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A Life of Her Own

Feminism in Vera Brittain's Theory, Fiction, and Biography

Series:

Britta Zangen

This study reconstructs Brittain's feminist theory, which mainly refutes assumptions made about women, supports companionate marriage, and demands the communal reorganization of child care and domestic work to enable a married woman to work outside her home. It compares her theory to her five novels. Doing so, it uncovers revealing feminist 'flaws', above all that marriage remains, the sine qua non for a woman's happiness. The study describes Brittain's way to the top as a formidable obstacle race, in which she constantly had to fight the men she loved, her children, her parents, and resulting domesticity in order to find time to write «the book of the decade». She reached her goal with the publication of Testament of Youth in 1933.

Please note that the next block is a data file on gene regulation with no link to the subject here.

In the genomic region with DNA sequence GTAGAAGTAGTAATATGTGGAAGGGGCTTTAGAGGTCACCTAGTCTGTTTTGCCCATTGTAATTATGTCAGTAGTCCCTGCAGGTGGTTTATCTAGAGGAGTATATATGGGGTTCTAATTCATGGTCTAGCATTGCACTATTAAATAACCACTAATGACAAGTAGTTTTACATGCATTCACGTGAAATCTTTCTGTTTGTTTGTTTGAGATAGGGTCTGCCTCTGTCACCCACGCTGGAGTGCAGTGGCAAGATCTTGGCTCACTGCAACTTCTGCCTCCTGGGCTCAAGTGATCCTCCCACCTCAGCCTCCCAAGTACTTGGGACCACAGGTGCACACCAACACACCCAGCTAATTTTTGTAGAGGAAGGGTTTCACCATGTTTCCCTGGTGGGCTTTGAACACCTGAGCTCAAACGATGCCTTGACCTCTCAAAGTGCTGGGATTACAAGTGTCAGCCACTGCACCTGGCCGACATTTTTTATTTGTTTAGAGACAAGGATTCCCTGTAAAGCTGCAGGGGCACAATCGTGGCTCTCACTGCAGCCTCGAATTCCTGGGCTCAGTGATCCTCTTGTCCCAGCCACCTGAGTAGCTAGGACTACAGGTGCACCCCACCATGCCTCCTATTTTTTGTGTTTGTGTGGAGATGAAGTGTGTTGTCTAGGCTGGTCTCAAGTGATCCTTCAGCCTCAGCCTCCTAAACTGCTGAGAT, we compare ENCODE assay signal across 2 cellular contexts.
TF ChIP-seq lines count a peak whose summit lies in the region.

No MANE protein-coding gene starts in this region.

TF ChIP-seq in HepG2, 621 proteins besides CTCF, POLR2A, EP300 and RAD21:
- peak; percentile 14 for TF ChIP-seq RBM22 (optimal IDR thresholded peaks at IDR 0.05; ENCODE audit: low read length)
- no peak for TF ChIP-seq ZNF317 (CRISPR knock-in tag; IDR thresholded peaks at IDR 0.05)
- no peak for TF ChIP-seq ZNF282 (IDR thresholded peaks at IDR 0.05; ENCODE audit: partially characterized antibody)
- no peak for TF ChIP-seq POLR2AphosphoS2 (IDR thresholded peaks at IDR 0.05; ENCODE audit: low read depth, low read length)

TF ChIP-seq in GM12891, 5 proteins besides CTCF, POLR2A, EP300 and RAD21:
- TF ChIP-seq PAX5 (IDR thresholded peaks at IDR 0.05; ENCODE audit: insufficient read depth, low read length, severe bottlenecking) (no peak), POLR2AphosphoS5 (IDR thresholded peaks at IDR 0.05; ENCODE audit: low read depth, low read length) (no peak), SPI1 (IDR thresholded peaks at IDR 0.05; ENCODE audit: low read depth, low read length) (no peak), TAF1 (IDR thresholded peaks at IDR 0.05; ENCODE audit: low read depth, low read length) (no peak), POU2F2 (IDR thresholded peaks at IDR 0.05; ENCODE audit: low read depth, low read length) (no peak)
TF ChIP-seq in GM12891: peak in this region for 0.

Contents: Brittain's feminist theory - Brittain's feminist theory compared to her five novels - Brittain's consciously feminist life as she made her way to the top.